In addition to Bonamici, the letter was signed by: Representatives Eleanor Holmes Norton, Chris Pappas, Debbie Wasserman Schultz, Susan Wild, Jennifer Wexton. Debbie Mucarsel-Powell, Jan Schakowsky, Henry C. “Hank” Johnson, Jr., Peter A. DeFazio, Ed Case, Suzan K. DelBene, Alan Lowenthal, Jamie Raskin, Jahana Hayes, Ilhan Omar, Tom Malinowski, Adriano Espaillat, Earl Blumenauer, Mike Quigley, Elissa Slotkin, Susie Lee, Darren Soto, Madeleine Dean, Eliot L. Engel, Ruben Gallego, Joseph P. Kennedy III, Ann McLane Kuster, Raúl M. Grijalva, Angie Craig, Ro Khanna, Alcee L. Hastings, Frank Pallone, Jr., Mark DeSaulnier, Deb Haaland, Linda T. Sánchez, Peter Welch, Sharice Davids, Jackie Speier, Mark Takano, Albio Sires, A. Donald McEachin, Mark Pocan, Pramila Jayapal, and Mary Gay Scanlon.
The Congresswoman has long been a vocal advocate for diversity and equity in education. She has been critical of Education Sec. Betsy DeVos’ attempts to roll back school discipline guidance and failure to act in the best interest of students.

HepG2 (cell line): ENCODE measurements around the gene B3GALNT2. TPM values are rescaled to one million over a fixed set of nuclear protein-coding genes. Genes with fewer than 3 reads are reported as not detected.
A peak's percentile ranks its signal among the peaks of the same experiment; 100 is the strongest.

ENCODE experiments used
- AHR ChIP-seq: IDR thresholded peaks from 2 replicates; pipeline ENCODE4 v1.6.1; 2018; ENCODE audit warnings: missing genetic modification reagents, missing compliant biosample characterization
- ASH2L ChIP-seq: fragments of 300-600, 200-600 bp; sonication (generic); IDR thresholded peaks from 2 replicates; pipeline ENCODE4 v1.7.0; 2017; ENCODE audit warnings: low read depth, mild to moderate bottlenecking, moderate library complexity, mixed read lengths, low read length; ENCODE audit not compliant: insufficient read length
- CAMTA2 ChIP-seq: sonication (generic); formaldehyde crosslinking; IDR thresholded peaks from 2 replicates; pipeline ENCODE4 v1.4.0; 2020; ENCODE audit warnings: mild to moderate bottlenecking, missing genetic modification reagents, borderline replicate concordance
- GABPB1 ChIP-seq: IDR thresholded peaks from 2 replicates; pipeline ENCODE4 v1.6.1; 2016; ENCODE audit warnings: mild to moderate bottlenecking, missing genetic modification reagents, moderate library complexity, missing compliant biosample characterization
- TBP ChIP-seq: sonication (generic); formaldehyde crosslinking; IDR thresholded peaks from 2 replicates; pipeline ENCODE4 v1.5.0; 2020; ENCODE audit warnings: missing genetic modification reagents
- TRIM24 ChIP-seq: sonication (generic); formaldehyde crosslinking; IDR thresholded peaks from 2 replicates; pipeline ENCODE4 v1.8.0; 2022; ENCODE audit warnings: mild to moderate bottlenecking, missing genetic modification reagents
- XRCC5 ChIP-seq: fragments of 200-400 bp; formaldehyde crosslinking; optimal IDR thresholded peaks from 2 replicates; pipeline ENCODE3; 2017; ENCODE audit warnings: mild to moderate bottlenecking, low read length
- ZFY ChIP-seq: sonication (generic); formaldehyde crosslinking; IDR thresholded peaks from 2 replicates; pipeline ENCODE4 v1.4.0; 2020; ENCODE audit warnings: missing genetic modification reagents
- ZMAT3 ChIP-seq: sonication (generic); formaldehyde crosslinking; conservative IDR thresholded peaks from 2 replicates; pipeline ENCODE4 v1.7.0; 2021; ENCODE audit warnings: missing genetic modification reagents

May 13, 2019
The Honorable Betsy DeVos
United States Department of Education
400 Maryland Avenue, SW
Washington, D.C. 20202
Dear Secretary DeVos:
We write today to express deep concern about your answers during the Education and Labor Committee’s hearing on April 10th, 2019, and your admission that you were aware of the potential harm to transgender students when the Department of Education (“Department”) rescinded guidance protecting these students.
Transgender students are frequently bullied and victimized. A recent study by the CDC confirmed that transgender students are subjected to considerably higher rates of victimization than cisgender students. According to this study, 27 percent of transgender students felt unsafe at or traveling to or from school and 24 percent reported being threatened or injured with a weapon at school. This in-school harassment, in addition to a multitude of other stressors, has led 35 percent of transgender students to attempt suicide. A recent study from the American Academy of Pediatrics also revealed alarming levels of attempted suicide among transgender youth.